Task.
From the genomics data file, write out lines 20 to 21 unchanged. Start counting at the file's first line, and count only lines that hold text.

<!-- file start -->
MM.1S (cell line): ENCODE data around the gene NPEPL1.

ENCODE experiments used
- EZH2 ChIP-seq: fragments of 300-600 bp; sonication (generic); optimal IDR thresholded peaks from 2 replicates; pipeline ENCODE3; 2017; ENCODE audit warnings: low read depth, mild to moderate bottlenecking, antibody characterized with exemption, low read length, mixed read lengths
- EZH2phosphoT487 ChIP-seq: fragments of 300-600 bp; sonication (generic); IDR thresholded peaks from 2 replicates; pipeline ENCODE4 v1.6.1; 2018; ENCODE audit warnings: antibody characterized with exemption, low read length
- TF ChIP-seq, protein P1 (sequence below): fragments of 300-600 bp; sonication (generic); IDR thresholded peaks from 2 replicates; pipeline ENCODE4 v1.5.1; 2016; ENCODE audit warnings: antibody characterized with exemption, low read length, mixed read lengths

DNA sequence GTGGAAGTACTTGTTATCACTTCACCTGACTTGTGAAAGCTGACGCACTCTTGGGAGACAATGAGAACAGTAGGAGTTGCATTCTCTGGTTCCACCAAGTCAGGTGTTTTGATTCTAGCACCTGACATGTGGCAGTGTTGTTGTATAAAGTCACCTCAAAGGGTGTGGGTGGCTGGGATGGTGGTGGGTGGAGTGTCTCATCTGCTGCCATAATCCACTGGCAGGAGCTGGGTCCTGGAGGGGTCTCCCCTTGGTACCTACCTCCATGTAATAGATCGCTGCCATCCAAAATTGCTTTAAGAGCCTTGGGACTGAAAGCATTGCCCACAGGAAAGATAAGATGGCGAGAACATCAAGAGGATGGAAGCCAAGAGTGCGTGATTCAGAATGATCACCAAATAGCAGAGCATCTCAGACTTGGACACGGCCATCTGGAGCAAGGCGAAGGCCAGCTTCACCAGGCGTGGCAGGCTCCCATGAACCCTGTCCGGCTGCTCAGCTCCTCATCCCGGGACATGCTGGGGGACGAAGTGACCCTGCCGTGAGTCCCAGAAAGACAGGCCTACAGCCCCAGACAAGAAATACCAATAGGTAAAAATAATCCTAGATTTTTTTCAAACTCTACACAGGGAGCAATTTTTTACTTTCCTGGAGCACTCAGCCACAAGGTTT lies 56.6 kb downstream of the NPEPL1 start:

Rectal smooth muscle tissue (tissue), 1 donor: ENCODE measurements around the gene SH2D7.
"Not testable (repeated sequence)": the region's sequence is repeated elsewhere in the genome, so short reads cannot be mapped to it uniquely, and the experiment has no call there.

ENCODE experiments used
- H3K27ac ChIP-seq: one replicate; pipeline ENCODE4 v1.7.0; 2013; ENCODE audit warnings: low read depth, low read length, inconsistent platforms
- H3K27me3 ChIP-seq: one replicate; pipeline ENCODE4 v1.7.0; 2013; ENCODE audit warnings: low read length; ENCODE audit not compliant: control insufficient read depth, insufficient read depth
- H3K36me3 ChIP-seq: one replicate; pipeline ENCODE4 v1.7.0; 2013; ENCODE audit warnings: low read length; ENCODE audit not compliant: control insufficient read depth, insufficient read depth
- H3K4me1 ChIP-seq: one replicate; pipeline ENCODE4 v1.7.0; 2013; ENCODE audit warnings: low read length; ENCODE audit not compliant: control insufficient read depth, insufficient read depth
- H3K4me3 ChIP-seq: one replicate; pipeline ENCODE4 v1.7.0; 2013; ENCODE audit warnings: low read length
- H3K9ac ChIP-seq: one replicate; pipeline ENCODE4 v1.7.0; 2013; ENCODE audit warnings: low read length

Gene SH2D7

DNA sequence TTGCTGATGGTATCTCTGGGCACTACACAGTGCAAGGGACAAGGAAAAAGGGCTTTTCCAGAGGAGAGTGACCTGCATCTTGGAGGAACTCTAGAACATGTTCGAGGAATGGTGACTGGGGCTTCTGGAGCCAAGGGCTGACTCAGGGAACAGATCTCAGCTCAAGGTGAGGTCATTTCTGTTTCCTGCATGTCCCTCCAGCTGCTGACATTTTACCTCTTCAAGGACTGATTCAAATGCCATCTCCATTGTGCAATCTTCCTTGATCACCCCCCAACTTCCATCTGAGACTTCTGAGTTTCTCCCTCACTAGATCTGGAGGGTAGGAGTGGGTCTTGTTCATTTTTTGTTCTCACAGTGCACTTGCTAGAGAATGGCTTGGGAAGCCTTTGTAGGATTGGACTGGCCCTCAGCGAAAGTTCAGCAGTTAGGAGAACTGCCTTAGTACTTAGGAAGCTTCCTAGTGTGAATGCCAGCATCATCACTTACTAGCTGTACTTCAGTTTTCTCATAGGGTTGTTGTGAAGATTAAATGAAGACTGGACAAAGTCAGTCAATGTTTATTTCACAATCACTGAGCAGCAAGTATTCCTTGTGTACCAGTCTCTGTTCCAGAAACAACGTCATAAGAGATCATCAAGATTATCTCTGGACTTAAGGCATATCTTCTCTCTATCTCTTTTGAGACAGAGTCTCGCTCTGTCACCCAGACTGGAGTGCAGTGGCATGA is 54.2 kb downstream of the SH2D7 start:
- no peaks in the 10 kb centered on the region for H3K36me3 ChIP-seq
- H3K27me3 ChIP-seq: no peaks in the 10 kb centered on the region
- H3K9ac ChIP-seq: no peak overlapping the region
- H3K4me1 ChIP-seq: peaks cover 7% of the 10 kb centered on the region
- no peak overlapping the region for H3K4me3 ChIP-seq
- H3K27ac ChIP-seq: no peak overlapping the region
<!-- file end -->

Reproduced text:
- H3K9ac ChIP-seq: no peak overlapping the region
- H3K4me1 ChIP-seq: peaks cover 7% of the 10 kb centered on the region